In a nutshell, writing rituals are a way of baiting the Muse. They help us mentally prepare ourselves to start writing and are one of the essential steps to forming a daily writing habit.
How Rituals Help Us Form a Consistent Writing Habit
In his book The Power of Habit, Pulitzer Prize–winning business reporter Charles Duhigg reveals the important three-step process for forming a habit:
“First, there is a cue, a trigger that tells your brain to go into automatic mode and which habit to use. Then there is the routine, which can be physical or mental or emotional. Finally, there is a reward, which helps your brain figure out if this particular loop is worth remembering for the future. Over time, this loop…becomes more and more automatic. The cue and reward become intertwined until a powerful sense of anticipation and craving emerges.”
A writing ritual, then, could be seen as a cue. For example, by lighting his candle before each writing session, Kerouac was training his brain to associate the candle with the act of writing. Whenever the candle was lit, his brain would switch into writing mode.
However, it took time before the brain linked the action of lighting a candle to the creative process of writing. Kerouac needed to consistently implement his ritual each day.
Haruki Murakami notes the importance of following the same writing routine day in and day out,
“When I’m in writing mode for a novel, I get up at 4:00 am and work for five to six hours. In the afternoon, I run for 10km or swim for 1500m (or do both), then I read a bit and listen to some music. I go to bed at 9:00 pm. I keep to this routine every day without variation. The repetition itself becomes the important thing; it’s a form of mesmerism. I mesmerize myself to reach a deeper state of mind.”
Ultimately, writing rituals help us nurture habits that are essential to our creativity. As Flannery O’Connor wrote in a letter,
“I’m a full-time believer in writing habits…You may be able to do without them if you have genius but most of us only have talent and this is simply something that has to be assisted all the time by physical and mental habits or it dries up and blows away.”
How to Design Your Own Writing Ritual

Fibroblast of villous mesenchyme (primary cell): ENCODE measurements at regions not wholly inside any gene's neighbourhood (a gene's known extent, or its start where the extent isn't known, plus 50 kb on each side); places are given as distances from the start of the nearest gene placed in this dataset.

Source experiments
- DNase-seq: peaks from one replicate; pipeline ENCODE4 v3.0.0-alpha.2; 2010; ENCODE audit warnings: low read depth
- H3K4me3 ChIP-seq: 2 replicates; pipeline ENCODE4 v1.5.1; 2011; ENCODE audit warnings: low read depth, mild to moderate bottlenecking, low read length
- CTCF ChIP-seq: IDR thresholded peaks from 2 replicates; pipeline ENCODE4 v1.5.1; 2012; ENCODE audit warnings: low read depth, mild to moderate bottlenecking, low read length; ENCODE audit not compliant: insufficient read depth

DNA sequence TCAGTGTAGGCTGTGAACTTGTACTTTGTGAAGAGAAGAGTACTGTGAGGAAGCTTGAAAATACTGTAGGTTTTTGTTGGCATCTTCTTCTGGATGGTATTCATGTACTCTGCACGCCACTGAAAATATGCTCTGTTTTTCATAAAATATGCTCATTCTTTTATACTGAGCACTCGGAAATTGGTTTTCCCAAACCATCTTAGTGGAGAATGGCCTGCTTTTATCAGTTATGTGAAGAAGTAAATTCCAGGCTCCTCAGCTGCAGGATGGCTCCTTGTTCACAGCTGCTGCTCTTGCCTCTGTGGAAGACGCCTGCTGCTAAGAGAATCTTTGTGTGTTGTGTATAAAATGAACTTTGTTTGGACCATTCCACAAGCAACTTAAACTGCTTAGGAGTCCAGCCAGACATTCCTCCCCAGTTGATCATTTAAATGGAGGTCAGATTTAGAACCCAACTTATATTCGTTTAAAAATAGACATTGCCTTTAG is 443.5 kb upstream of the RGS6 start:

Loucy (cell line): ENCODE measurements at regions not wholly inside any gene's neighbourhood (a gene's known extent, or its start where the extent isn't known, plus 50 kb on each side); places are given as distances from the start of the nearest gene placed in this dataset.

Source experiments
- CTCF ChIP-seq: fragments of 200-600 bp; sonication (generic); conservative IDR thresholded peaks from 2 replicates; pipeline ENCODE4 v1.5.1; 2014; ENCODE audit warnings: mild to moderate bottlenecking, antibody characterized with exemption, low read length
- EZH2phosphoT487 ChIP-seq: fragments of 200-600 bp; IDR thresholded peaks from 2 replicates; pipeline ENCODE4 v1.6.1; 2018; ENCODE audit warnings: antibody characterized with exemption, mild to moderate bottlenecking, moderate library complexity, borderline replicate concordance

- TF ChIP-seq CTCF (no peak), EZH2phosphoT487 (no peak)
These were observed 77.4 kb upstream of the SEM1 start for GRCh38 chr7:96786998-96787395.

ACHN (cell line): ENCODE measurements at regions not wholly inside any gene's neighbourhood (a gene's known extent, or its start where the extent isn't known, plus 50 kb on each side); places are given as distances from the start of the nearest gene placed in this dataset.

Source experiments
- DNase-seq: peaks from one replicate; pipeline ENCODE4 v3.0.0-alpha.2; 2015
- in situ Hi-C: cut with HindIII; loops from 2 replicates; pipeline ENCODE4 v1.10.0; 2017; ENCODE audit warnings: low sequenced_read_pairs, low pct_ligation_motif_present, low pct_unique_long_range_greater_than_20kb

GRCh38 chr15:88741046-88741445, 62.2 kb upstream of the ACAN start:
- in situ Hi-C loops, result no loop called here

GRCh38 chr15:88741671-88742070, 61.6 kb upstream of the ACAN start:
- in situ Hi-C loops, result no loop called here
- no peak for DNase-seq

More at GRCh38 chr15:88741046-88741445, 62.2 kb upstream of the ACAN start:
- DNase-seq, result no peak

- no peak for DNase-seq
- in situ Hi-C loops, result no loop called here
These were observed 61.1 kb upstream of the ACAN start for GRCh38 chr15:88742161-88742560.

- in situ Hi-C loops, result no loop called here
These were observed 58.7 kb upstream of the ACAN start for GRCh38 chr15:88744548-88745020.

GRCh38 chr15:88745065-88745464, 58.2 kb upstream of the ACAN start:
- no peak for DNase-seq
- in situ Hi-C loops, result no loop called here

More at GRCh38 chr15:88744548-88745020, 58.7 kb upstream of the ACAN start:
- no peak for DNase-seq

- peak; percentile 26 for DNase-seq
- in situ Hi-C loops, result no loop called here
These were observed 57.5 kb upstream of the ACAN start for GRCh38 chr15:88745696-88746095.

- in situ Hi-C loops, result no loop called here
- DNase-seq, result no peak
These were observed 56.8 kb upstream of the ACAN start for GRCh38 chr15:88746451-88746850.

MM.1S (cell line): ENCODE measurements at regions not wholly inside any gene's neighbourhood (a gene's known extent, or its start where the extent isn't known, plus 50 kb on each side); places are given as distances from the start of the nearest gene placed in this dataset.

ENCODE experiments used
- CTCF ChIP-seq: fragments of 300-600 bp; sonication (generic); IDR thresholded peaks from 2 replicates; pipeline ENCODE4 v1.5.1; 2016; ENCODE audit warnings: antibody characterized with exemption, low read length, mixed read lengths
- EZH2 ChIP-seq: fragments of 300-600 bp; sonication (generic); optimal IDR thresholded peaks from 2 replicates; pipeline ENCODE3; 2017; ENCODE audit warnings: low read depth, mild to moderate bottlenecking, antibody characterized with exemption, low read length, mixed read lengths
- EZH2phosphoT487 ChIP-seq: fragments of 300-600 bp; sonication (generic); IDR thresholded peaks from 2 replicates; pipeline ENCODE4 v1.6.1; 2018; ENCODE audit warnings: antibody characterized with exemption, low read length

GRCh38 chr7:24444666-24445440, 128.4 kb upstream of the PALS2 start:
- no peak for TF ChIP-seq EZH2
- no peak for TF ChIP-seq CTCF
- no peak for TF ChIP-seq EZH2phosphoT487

So how do you go about designing a writing ritual that will assist the creative side of your brain?
First, you need to consider what sort of actions and environment help you prepare yourself to write.
In my case, when I write fiction, I like to spend a little time beforehand tidying up my writing space. This helps put me in the frame of mind that I am going to begin working productively.
I try to write at the same time in the same room every evening, and I’ll play the same CD as well (thus, that music becomes associated with my writing time). When writing nonfiction, I don’t have a set time when I write, but I do like to use a timer to sharpen my focus.
Of course, everyone's writing ritual will be unique to them. Toni Morrison gives this advice for determining what kind of ritual you should implement,
“I tell my students one of the most important things they need to know is when they are their best, creatively. They need to ask themselves, What does the ideal room look like? Is there music? Is there silence? Is there chaos outside or is there serenity outside? What do I need in order to release my imagination?”
Essentially, we must create a climate and a series of actions that encourage the brain to show up to write. Only in that way will the Muse see we are serious about our craft.
Steven Pressfield writes in The War of Art,
“This is the other secret that real artists know and wannabe writers don’t. When we sit down each day and do our work, power concentrates around us. The Muse takes note of our dedication. She approves. We have earned favor in her sight. When we sit down and work, we become like a magnetized rod that attracts iron filings. Ideas come. Insights accrete.”
Author: Nicole Bianchi | Visit my website below for more writing resources.